A new school year marks a fresh start for many, but for Joseph Maghamez, this September will truly bring new a beginning. After a three-year hiatus, the Syrian student will finally get the chance to return to the classroom thanks, in part, to the ACE@UTM program at U of T Mississauga.
Maghamez was completing his high school studies in Aleppo when the growing civil conflict forced his family to flee. The family kept clothing and valuables packed, and were ready when they made the difficult decision to leave in 2015. “It was a hard choice, but was safer for everyone,” Maghamez says.
Over the next year, the Maghamez family travelled, first to the coastal Syrian city of Latakia and then to Lebanon where Maghamez worked in a copy centre and waited. “We weren’t allowed to study,” he remembers.
Maghamez arrived in Canada in January 2016. Just two weeks later, he began English classes at U of T’s St. George campus, and evening adult education language classes outside the university. Back in Aleppo, Maghamez spoke mainly Arabic, but since his arrival in Toronto, he has worked diligently to learn English. “My focus was learning English—it was pretty intense,” he says of his early days in Toronto.
While his spoken English has come a long way, Maghamez found he continued to struggle with the writing and reading skills he knew he would need as a student. To be admitted to U of T, prospective students who are currently learning English or speak English as a second language must demonstrate proficiency in the language. This can be done through writing language proficiency exams, such as TOEFL or IELTS, or through participation in an entrance program. On the advice of an academic advisor, Maghamez enrolled in ACE@UTM, an intensive language course that teaches academic and conversational English to students who plan to study at UTM.
“Students are invited to join ACE through the admission process,” says ACE program manager Adam Fraser. “Anyone who is an English language learner, or where English isn’t their first language, would be considered for the program.”
“Previously, students would need to have met the English language proficiency requirements at the time of application. If they didn’t have those scores, they would have been refused admission. The ACE@UTM program allows students to clear the language conditions closer to the point of admission.”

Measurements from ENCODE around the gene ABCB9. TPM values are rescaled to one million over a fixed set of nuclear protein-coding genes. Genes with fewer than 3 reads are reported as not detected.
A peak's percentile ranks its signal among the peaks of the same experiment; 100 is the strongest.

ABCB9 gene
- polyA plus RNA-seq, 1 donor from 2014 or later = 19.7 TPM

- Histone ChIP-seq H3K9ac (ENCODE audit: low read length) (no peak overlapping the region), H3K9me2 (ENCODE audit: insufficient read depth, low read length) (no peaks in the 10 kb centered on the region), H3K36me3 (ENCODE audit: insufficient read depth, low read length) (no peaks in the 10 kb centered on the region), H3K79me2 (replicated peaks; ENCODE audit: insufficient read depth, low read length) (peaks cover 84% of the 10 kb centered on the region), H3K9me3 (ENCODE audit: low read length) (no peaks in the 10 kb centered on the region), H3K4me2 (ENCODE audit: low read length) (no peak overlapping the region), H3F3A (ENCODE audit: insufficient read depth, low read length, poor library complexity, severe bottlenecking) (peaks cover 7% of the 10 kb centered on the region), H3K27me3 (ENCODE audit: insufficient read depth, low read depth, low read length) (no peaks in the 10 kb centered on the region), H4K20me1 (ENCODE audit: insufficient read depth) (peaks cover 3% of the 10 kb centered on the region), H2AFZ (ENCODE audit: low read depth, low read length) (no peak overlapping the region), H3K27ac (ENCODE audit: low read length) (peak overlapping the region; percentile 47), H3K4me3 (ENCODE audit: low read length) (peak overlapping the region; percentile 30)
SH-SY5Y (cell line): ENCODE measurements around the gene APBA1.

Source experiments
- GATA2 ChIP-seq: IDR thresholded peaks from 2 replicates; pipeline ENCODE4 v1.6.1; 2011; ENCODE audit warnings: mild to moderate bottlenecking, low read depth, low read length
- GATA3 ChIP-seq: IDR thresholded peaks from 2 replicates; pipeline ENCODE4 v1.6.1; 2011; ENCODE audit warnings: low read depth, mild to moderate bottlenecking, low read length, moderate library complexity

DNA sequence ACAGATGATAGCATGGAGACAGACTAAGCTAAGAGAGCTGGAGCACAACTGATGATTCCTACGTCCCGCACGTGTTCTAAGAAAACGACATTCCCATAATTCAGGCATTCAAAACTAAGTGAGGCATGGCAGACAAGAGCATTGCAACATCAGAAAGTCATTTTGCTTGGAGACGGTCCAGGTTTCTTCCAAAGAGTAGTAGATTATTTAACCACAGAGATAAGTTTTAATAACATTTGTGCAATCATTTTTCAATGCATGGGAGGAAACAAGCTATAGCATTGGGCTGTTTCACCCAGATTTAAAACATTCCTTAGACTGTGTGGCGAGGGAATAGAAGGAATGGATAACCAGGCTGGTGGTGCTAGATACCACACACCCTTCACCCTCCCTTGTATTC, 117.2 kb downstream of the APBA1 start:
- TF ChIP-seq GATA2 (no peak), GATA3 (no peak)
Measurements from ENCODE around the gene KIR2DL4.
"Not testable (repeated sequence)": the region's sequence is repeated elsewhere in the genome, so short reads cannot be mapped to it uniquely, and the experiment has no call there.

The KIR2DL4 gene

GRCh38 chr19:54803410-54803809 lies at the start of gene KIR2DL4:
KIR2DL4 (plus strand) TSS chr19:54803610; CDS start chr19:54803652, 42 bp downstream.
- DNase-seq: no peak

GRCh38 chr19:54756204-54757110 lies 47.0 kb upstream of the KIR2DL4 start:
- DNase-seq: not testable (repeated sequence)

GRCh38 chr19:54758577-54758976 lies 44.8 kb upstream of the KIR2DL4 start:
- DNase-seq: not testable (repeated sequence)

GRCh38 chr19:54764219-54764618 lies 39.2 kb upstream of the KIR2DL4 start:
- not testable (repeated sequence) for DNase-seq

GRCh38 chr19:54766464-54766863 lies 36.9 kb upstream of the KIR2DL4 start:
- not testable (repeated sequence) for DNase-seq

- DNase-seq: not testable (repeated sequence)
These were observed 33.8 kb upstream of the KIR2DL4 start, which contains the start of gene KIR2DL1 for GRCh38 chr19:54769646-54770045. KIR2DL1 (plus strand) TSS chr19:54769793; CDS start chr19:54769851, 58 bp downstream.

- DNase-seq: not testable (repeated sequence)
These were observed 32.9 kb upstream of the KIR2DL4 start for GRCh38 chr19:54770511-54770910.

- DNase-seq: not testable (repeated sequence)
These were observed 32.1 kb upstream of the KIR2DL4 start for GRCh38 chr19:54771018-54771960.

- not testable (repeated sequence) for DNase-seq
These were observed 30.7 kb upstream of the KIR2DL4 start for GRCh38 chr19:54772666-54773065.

As a student with the Summer Ace Program, Maghamez studies with about 20 other students from 13 different countries. They live together in residence and spend the day practicing pronunciation and comprehension skills that will serve them in their studies. Students may also opt for the Fall-Winter ACE@UTM program, and learn English concurrently with their full-time courses during the academic year.
In addition to academic and English components, the program also focuses on helping students gain cultural knowledge. New in 2017, ACE participants can get a dose of Canadian culture through the all-new Across Canada program. Current and previous ACE students will be eligible to participate in the program, which features an all-inclusive trip to Ottawa, Montreal and Quebec City. Additional scholarships and bursaries are available to current and former ACE students to participate in global travel-study opportunities through the UTM Abroad courses, UTM Abroad Co-Curricular or Study Abroad programs.
In September, Maghamez will enter his first year with UTM’s life sciences program, and hopes to one day follow his father into medical practice. He says ACE has helped him gain confidence in his English skills, make new friends and ease back into academic life. “It gave me the opportunity to upgrade my English, but it also oriented me about what happens at university,” he says. Two months of getting to know UTM before the school year is helping Maghamez to chart his path. “Before, I didn’t have a clue about where I would go and how I would choose my courses. I know how to direct myself now.”
Read more about how UTM is helping Syrian students